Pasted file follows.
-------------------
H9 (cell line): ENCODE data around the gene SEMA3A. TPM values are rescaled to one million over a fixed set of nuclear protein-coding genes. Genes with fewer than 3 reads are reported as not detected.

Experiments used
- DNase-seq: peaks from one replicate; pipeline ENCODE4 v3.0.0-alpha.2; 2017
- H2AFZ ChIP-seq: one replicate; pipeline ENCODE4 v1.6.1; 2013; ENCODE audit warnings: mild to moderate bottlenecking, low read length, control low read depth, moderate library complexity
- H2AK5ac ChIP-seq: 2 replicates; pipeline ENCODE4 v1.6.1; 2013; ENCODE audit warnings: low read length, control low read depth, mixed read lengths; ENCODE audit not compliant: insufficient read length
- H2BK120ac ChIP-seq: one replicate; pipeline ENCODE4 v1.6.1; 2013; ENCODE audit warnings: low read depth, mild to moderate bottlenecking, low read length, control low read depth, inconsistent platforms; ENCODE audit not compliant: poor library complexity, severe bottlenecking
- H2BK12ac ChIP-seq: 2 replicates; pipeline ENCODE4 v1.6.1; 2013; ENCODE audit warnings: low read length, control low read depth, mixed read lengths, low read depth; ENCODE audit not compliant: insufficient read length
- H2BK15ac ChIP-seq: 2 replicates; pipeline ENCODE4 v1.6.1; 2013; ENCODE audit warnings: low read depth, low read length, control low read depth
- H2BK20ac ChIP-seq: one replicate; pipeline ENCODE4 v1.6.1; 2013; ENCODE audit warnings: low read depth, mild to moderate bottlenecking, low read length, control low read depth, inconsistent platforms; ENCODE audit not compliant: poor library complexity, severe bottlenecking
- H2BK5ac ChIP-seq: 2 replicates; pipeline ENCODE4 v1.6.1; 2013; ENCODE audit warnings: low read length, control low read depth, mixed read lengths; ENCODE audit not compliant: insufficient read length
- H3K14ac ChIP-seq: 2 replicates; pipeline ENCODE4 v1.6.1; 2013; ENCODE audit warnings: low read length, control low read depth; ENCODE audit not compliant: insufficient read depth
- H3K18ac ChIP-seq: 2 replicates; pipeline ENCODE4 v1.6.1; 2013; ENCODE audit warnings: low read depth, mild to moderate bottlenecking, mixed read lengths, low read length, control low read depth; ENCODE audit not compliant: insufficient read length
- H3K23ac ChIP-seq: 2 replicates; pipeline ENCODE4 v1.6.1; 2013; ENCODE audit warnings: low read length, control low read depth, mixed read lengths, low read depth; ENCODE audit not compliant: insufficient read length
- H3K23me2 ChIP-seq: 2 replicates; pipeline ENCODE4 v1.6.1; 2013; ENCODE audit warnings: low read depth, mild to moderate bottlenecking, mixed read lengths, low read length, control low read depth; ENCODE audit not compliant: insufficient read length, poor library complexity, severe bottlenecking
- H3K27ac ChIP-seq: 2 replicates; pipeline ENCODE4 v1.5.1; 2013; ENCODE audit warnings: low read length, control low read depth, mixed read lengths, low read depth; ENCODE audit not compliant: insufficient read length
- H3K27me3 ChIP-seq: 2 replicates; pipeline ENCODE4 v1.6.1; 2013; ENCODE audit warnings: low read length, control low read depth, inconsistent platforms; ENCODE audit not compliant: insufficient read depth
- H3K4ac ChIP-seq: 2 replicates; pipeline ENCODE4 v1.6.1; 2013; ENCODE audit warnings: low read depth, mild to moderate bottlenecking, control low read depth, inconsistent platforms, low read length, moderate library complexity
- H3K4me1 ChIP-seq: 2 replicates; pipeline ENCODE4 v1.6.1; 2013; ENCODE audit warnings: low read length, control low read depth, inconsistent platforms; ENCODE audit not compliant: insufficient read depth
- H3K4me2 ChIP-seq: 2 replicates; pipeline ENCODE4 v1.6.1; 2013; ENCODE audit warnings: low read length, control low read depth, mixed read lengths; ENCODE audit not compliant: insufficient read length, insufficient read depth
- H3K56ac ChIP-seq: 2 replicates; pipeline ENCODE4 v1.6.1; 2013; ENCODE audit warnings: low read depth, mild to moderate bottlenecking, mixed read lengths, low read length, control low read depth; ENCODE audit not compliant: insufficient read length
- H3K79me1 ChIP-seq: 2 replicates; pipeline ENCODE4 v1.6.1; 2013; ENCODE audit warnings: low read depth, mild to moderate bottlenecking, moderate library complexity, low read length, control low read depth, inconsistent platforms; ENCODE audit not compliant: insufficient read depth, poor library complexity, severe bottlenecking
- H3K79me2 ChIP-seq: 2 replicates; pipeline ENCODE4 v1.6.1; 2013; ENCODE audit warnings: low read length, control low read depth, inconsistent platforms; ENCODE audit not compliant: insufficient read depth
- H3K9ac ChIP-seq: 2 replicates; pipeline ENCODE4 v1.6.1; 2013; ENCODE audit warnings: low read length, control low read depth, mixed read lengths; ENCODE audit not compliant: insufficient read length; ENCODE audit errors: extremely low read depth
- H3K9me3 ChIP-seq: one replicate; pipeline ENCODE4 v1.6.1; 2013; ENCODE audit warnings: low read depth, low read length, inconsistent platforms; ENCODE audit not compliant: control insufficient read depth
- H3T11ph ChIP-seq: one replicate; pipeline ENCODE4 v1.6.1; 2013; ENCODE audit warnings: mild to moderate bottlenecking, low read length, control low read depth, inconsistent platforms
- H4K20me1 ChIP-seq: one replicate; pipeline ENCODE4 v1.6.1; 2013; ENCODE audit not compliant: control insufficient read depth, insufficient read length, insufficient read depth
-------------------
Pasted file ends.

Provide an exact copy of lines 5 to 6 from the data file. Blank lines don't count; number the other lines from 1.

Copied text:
- H2AK5ac ChIP-seq: 2 replicates; pipeline ENCODE4 v1.6.1; 2013; ENCODE audit warnings: low read length, control low read depth, mixed read lengths; ENCODE audit not compliant: insufficient read length
- H2BK120ac ChIP-seq: one replicate; pipeline ENCODE4 v1.6.1; 2013; ENCODE audit warnings: low read depth, mild to moderate bottlenecking, low read length, control low read depth, inconsistent platforms; ENCODE audit not compliant: poor library complexity, severe bottlenecking